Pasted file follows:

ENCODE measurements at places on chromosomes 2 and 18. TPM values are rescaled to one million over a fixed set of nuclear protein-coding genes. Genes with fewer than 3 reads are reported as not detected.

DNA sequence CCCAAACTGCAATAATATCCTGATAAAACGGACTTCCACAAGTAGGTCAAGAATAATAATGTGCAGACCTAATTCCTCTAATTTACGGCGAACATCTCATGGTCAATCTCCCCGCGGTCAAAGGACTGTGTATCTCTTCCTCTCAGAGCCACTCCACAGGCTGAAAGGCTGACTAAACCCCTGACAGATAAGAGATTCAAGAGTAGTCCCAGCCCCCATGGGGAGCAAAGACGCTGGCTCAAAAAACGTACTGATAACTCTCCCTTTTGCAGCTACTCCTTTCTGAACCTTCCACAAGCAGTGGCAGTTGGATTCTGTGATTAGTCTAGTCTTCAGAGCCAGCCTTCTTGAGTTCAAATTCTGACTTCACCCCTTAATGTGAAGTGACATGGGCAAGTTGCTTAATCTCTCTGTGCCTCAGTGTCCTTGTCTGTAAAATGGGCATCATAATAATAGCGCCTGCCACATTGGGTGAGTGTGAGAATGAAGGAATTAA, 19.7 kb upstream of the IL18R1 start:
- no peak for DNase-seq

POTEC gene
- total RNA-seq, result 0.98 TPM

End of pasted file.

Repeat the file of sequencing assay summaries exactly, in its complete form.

ENCODE measurements at places on chromosomes 2 and 18. TPM values are rescaled to one million over a fixed set of nuclear protein-coding genes. Genes with fewer than 3 reads are reported as not detected.

DNA sequence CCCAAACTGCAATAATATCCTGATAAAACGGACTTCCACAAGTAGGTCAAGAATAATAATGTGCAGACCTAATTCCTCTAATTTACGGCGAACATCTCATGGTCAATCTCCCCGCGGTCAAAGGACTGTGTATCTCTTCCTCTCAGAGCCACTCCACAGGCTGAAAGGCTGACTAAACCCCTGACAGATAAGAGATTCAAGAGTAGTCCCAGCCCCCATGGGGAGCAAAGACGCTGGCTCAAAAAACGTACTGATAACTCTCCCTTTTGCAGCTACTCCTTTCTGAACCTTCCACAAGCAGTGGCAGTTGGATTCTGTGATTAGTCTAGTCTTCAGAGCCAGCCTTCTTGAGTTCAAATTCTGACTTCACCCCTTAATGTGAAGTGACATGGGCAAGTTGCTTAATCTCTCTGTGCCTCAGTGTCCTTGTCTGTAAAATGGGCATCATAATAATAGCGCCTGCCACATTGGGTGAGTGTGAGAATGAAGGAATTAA, 19.7 kb upstream of the IL18R1 start:
- no peak for DNase-seq

POTEC gene
- total RNA-seq, result 0.98 TPM